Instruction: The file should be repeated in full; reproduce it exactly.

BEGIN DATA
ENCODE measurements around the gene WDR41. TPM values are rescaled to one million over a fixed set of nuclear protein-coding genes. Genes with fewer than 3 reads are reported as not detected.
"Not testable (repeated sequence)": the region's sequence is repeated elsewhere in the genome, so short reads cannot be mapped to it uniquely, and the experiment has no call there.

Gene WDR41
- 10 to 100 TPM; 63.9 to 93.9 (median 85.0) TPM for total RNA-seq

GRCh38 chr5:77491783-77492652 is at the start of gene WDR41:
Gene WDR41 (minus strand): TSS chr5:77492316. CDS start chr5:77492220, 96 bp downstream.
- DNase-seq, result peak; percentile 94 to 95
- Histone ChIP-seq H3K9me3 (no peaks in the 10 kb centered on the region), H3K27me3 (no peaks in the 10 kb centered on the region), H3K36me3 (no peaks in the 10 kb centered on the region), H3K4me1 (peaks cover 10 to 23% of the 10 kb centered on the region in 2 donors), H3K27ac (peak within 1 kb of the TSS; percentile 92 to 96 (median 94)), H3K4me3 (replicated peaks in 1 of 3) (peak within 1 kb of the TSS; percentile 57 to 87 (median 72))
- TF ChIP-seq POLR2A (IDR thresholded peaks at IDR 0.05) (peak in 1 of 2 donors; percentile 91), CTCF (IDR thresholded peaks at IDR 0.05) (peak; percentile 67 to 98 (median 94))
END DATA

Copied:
ENCODE measurements around the gene WDR41. TPM values are rescaled to one million over a fixed set of nuclear protein-coding genes. Genes with fewer than 3 reads are reported as not detected.
"Not testable (repeated sequence)": the region's sequence is repeated elsewhere in the genome, so short reads cannot be mapped to it uniquely, and the experiment has no call there.

Gene WDR41
- 10 to 100 TPM; 63.9 to 93.9 (median 85.0) TPM for total RNA-seq

GRCh38 chr5:77491783-77492652 is at the start of gene WDR41:
Gene WDR41 (minus strand): TSS chr5:77492316. CDS start chr5:77492220, 96 bp downstream.
- DNase-seq, result peak; percentile 94 to 95
- Histone ChIP-seq H3K9me3 (no peaks in the 10 kb centered on the region), H3K27me3 (no peaks in the 10 kb centered on the region), H3K36me3 (no peaks in the 10 kb centered on the region), H3K4me1 (peaks cover 10 to 23% of the 10 kb centered on the region in 2 donors), H3K27ac (peak within 1 kb of the TSS; percentile 92 to 96 (median 94)), H3K4me3 (replicated peaks in 1 of 3) (peak within 1 kb of the TSS; percentile 57 to 87 (median 72))
- TF ChIP-seq POLR2A (IDR thresholded peaks at IDR 0.05) (peak in 1 of 2 donors; percentile 91), CTCF (IDR thresholded peaks at IDR 0.05) (peak; percentile 67 to 98 (median 94))